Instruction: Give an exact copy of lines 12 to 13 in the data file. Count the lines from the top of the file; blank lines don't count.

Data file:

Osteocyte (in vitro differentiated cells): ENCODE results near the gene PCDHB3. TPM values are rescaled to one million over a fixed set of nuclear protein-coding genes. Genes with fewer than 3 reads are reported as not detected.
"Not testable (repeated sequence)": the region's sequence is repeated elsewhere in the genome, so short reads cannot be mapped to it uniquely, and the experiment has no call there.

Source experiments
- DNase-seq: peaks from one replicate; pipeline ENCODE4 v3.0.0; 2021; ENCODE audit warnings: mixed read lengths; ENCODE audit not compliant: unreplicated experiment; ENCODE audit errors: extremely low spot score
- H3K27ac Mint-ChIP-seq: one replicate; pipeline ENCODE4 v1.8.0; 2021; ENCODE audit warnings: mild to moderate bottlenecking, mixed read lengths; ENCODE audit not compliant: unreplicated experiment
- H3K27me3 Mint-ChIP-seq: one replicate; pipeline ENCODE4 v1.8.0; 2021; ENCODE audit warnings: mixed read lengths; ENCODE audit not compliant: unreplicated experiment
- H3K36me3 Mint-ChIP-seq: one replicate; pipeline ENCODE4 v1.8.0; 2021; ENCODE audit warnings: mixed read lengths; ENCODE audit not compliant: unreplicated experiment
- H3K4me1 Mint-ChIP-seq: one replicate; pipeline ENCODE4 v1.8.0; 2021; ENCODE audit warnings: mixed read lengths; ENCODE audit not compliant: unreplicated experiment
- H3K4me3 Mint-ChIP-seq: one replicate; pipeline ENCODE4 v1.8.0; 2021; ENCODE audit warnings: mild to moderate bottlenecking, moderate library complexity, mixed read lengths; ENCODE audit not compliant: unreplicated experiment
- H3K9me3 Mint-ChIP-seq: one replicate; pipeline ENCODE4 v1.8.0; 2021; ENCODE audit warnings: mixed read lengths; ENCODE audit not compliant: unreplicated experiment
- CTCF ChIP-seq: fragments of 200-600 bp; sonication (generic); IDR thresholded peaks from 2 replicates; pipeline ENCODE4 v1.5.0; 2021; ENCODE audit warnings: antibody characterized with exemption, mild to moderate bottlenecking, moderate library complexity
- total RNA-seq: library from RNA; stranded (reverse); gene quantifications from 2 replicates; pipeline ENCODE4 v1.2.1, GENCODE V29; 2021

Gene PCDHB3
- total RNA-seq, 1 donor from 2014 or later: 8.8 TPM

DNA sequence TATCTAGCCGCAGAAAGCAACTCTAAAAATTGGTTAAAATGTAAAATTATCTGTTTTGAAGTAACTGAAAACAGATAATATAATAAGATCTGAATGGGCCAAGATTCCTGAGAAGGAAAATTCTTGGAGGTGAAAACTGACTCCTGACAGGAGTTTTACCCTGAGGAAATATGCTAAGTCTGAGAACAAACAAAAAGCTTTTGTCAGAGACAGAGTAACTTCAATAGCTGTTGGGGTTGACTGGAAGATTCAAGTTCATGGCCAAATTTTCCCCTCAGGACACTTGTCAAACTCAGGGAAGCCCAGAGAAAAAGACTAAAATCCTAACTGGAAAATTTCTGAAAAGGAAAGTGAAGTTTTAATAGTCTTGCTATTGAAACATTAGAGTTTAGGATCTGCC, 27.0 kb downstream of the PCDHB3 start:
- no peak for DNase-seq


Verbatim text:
- total RNA-seq: library from RNA; stranded (reverse); gene quantifications from 2 replicates; pipeline ENCODE4 v1.2.1, GENCODE V29; 2021

Gene PCDHB3